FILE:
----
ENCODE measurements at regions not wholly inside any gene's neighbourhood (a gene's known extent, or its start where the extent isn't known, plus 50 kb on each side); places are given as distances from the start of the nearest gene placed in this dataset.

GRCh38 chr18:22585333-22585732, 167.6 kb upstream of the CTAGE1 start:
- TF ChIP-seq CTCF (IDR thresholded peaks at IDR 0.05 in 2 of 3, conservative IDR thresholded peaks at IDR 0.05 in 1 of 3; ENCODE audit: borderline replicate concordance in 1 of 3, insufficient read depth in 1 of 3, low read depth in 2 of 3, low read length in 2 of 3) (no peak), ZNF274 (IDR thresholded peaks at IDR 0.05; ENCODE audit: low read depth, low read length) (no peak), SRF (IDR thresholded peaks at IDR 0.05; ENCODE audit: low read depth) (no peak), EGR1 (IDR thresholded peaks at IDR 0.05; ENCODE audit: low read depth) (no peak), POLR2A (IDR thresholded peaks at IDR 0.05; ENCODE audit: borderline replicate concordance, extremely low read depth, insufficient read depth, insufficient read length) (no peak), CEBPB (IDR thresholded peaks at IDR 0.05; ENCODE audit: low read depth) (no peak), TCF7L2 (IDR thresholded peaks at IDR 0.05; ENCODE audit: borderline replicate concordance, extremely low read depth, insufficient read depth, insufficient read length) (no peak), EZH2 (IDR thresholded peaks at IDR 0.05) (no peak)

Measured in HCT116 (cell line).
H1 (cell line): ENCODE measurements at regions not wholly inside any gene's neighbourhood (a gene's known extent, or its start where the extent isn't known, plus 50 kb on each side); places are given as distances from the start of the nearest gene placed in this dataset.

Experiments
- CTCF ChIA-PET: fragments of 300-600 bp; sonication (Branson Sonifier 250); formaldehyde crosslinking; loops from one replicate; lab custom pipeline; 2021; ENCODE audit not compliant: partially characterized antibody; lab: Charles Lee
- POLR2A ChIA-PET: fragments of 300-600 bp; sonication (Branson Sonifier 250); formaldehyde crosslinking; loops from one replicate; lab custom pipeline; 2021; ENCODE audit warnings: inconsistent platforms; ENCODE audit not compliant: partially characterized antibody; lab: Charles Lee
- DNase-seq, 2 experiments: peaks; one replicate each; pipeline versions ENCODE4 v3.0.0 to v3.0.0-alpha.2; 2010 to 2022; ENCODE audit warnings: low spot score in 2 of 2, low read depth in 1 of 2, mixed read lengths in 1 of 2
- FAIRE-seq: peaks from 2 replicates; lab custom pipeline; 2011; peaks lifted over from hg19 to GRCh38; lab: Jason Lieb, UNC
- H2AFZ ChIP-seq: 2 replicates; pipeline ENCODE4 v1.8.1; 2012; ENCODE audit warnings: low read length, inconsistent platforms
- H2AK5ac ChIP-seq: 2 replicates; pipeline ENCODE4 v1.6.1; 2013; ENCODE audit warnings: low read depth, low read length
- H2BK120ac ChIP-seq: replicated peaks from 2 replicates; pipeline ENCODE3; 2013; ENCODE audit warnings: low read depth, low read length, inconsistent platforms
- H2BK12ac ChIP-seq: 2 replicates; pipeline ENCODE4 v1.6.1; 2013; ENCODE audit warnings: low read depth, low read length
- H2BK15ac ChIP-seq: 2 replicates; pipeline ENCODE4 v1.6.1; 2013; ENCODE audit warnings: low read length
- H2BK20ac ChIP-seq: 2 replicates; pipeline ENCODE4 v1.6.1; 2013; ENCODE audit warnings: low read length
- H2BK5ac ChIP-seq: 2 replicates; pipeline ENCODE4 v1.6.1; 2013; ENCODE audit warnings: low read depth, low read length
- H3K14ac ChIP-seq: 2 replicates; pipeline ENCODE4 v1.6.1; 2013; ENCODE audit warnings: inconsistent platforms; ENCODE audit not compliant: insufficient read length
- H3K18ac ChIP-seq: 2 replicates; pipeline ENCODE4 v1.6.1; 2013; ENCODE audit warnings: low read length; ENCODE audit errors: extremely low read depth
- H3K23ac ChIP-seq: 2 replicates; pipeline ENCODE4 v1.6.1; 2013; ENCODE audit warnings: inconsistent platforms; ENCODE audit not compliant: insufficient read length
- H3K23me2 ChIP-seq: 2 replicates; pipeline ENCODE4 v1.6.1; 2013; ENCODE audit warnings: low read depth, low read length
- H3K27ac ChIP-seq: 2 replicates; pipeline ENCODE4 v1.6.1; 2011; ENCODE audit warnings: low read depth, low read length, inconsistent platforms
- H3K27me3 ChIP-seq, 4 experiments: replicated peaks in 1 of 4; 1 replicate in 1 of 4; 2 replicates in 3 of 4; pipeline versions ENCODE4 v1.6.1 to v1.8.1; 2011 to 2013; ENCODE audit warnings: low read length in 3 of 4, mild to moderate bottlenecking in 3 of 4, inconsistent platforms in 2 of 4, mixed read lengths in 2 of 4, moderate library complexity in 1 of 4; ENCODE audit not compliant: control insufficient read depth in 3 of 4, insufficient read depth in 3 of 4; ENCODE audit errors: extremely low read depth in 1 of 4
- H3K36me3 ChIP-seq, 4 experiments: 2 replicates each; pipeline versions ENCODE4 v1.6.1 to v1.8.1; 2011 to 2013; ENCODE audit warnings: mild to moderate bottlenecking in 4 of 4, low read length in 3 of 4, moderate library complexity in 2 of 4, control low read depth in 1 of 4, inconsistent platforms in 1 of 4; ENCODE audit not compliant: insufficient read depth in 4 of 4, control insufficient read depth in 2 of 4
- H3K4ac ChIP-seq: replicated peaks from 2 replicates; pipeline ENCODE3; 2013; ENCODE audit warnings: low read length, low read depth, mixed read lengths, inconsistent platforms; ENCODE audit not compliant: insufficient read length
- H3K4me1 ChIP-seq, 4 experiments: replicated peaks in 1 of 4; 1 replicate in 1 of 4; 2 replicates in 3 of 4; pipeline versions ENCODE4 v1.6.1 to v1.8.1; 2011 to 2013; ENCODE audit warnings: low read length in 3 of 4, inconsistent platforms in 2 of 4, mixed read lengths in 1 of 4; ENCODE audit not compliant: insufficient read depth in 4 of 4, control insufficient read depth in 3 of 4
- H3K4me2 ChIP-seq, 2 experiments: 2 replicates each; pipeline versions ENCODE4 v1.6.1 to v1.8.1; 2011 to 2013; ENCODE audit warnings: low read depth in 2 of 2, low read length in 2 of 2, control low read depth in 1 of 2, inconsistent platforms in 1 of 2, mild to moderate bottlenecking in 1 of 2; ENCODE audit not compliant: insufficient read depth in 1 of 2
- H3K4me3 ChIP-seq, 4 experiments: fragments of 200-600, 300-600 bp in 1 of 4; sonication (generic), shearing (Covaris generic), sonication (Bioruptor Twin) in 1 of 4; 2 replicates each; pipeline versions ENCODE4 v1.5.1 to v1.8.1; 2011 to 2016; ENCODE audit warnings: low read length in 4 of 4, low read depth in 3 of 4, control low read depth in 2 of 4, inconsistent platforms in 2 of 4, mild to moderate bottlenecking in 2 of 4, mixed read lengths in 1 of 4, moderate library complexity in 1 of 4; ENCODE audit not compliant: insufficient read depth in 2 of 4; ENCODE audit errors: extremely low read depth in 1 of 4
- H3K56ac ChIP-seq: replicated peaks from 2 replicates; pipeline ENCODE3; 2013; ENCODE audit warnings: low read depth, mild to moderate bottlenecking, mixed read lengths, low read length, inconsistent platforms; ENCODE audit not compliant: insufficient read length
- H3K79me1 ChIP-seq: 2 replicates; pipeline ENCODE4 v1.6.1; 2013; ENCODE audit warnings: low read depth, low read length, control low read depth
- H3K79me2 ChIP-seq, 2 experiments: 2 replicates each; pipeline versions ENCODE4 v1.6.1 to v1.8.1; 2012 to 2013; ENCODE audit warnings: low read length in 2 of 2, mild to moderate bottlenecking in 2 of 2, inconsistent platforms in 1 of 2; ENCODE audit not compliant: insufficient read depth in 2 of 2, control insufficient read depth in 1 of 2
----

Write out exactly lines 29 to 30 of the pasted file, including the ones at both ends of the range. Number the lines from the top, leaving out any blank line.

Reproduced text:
- H3K56ac ChIP-seq: replicated peaks from 2 replicates; pipeline ENCODE3; 2013; ENCODE audit warnings: low read depth, mild to moderate bottlenecking, mixed read lengths, low read length, inconsistent platforms; ENCODE audit not compliant: insufficient read length
- H3K79me1 ChIP-seq: 2 replicates; pipeline ENCODE4 v1.6.1; 2013; ENCODE audit warnings: low read depth, low read length, control low read depth